MINNEAPOLIS -- Once again, Stefon Diggs' timing is perfect. He pulls his black Mercedes-Benz S550 next to Revival, one of his favorite local restaurants, and jumps out to find no wait inside. He is wearing red gym shorts, sneakers and a gold hoodie that covers his head, but the waitress immediately recognizes him, more so because of his regular visits than his playmaking abilities as a star receiver with the Minnesota Vikings.
We grab a table near the entrance, and Diggs quickly talks up the menu. He loves nearly everything on it, which makes it difficult for him to recommend just one item. Instead, he orders a handful of his favorites and, in no time, the table is covered with plates of dry-rubbed chicken wings, collard greens, mac and cheese, johnnycakes, two cheeseburgers, a fried chicken thigh sandwich and two bottles of grape soda. It comes as no surprise when he says he would love to travel the world sampling food.
Amazingly, that might just be the only thing the 6-foot, 191-pounder has not done since making one of the greatest catches in NFL playoff history last January, scoring on a 61-yard catch-and-run as time expired for a 29-24 victory over the New Orleans Saints in the NFC Divisional Round. Since then, he has signed not only a $72 million extension that includes $40 million in guarantees, but also more than 40 endorsement deals.
"I wouldn't say my life has changed a lot," Diggs says. "People will stare at me for two minutes and not say anything. Finally, I'll say to them, 'What's up? It's OK. I talk, too.' I want them to know I'm a regular person. I kick it, and I'm super nice to people. I believe you put in good, you get out good, and you treat people with respect. So, I don't ever mind talking to anybody about the play, because that's usually the first thing they bring up."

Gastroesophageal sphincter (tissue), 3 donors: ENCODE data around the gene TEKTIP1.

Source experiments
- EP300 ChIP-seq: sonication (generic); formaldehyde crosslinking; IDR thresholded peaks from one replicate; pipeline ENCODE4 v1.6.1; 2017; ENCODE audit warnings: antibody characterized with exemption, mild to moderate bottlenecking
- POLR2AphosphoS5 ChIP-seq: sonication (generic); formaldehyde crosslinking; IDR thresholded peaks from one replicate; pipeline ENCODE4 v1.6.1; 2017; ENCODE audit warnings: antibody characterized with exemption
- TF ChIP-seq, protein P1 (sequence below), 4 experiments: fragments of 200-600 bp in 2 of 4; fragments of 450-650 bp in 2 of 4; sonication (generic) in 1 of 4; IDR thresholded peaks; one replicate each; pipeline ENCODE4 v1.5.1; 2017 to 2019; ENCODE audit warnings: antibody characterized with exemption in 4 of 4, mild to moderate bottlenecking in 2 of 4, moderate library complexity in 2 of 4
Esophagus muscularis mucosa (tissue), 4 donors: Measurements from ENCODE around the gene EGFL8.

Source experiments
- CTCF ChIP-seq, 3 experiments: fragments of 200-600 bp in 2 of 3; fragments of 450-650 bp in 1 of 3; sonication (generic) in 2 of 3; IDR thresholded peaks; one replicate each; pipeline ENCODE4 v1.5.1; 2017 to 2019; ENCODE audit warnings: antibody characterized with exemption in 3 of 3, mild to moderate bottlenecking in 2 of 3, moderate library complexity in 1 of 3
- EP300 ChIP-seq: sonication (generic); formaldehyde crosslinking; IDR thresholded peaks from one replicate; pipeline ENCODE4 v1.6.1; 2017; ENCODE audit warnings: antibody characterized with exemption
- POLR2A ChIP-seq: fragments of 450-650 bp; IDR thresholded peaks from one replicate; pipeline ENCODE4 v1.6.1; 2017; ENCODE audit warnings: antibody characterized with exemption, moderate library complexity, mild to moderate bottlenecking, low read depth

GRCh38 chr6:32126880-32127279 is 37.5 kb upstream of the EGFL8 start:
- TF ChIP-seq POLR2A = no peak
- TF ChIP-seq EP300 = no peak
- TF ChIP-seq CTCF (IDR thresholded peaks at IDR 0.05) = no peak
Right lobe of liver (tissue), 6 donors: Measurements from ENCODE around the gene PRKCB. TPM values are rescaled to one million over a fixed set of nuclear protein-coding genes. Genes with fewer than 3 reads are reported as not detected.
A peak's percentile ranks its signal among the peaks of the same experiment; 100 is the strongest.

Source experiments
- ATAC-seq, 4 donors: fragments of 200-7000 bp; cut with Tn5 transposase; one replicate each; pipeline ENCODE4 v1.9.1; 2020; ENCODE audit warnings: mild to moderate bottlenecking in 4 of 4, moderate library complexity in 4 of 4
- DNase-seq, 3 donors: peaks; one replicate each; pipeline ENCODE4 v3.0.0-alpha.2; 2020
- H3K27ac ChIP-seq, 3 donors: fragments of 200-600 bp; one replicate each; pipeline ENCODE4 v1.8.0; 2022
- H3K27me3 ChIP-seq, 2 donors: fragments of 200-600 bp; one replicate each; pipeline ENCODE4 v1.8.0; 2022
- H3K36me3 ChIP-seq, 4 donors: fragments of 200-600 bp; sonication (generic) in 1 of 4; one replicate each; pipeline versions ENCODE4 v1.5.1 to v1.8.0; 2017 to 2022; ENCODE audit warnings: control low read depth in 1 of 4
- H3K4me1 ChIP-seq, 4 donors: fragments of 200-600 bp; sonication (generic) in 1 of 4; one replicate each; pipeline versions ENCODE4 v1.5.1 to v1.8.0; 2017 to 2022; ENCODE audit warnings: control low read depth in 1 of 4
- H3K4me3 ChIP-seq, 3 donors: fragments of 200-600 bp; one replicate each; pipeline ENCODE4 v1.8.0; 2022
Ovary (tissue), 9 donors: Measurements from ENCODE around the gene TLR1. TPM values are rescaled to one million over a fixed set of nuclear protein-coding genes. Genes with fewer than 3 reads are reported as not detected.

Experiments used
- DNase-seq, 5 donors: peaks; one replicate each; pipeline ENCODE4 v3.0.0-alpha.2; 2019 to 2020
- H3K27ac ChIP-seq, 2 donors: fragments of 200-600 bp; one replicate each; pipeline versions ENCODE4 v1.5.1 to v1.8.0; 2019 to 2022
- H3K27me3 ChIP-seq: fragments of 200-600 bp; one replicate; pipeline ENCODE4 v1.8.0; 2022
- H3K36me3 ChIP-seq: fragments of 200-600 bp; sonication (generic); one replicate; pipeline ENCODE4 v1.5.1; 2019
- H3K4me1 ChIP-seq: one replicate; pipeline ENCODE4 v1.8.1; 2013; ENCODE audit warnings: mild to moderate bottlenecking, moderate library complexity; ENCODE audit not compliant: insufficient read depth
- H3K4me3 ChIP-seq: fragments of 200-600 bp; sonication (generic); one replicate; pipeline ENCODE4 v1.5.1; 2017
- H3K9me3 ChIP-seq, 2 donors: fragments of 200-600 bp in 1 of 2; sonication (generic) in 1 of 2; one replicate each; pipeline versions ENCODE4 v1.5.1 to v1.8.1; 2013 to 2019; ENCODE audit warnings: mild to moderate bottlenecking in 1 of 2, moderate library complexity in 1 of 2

That figures to be the case this week more than at any other time, as the Vikings and Saints will meet again in U.S. Bank Stadium on Sunday night for the first time since that dramatic finish. Diggs says he has watched the replay "a gazillion" times, and he shakes his head and laughs when told it has more than 4.5 million views on YouTube.
To reset the scene: The Vikings squandered a 17-0 third-quarter lead and trailed by one with 10 seconds to play and the ball at their own 39-yard line. They had no timeouts and seemingly no chance of winning when offensive coordinator Pat Shurmur sent in a play called "Buffalo Right, Seven Heaven."
"Buffalo Right" called for three receivers to line up on the right side of the formation in what's known as a bunch; picture a triangle with one receiver on the line of scrimmage as the point and two receivers behind him as the base. "Seven" is the terminology used for corner routes, which would be layered. Tight end Kyle Rudolph would run underneath, receiver Jarius Wright would run deeper behind him, and Diggs would run deeper behind them both. The goal was to have one of them catch the ball near the sideline and get out of bounds to stop the clock and set up a field-goal attempt.
"Jarius is the primary, but as we broke the huddle [QB Case Keenum] said, 'I'm going to give somebody a shot,' and he looked at me," Diggs says. "I didn't think he was going to give it to me, but he threw it. My first thought was, Just let me try to get out of bounds, let me catch it. I jumped in the air and paused in the air to try to high-point the ball and prepare myself to get out of bounds."